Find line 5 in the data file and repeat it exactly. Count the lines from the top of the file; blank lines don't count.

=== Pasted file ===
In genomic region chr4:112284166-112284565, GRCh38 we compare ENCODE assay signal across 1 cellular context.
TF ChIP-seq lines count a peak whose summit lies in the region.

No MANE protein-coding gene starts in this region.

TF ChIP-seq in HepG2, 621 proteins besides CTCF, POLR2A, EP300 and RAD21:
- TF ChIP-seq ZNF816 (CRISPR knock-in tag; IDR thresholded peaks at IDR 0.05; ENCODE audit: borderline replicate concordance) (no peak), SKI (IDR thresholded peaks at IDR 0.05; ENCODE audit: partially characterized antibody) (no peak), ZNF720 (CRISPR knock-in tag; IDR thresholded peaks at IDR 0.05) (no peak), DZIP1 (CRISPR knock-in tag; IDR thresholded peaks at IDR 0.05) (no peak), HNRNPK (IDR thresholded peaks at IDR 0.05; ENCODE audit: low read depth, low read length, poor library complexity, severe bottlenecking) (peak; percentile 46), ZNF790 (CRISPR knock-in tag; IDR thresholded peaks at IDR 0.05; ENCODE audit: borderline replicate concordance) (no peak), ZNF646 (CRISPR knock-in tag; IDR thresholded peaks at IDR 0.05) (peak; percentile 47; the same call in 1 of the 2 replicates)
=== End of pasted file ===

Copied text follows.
- TF ChIP-seq ZNF816 (CRISPR knock-in tag; IDR thresholded peaks at IDR 0.05; ENCODE audit: borderline replicate concordance) (no peak), SKI (IDR thresholded peaks at IDR 0.05; ENCODE audit: partially characterized antibody) (no peak), ZNF720 (CRISPR knock-in tag; IDR thresholded peaks at IDR 0.05) (no peak), DZIP1 (CRISPR knock-in tag; IDR thresholded peaks at IDR 0.05) (no peak), HNRNPK (IDR thresholded peaks at IDR 0.05; ENCODE audit: low read depth, low read length, poor library complexity, severe bottlenecking) (peak; percentile 46), ZNF790 (CRISPR knock-in tag; IDR thresholded peaks at IDR 0.05; ENCODE audit: borderline replicate concordance) (no peak), ZNF646 (CRISPR knock-in tag; IDR thresholded peaks at IDR 0.05) (peak; percentile 47; the same call in 1 of the 2 replicates)